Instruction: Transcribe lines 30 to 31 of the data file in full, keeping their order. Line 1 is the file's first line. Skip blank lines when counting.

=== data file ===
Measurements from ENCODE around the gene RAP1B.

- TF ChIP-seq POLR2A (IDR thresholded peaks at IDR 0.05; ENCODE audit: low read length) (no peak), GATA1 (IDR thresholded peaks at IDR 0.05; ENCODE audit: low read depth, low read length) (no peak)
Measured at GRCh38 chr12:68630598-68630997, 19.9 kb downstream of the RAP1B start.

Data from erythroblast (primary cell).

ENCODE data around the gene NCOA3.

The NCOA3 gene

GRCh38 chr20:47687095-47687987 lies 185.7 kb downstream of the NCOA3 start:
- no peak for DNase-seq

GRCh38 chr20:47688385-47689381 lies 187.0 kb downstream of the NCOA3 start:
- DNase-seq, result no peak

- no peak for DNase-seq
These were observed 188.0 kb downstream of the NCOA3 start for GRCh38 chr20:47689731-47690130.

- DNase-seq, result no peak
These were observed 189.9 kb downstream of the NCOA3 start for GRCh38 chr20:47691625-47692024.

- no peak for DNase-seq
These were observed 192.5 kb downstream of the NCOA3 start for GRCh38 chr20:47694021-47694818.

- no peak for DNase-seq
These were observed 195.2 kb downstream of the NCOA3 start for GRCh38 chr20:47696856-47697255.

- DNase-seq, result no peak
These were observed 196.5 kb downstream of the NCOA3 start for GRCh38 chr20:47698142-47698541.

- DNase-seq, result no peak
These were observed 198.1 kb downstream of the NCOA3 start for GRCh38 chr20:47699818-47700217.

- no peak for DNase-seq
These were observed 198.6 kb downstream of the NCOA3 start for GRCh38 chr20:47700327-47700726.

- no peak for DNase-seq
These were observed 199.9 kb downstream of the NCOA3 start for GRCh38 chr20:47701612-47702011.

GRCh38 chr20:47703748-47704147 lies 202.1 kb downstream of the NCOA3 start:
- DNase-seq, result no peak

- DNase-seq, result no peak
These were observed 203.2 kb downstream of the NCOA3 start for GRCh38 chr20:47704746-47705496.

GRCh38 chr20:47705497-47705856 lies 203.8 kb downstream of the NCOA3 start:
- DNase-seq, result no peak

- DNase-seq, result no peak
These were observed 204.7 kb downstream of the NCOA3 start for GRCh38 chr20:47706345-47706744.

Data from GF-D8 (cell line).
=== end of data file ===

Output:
These were observed 203.2 kb downstream of the NCOA3 start for GRCh38 chr20:47704746-47705496.

GRCh38 chr20:47705497-47705856 lies 203.8 kb downstream of the NCOA3 start: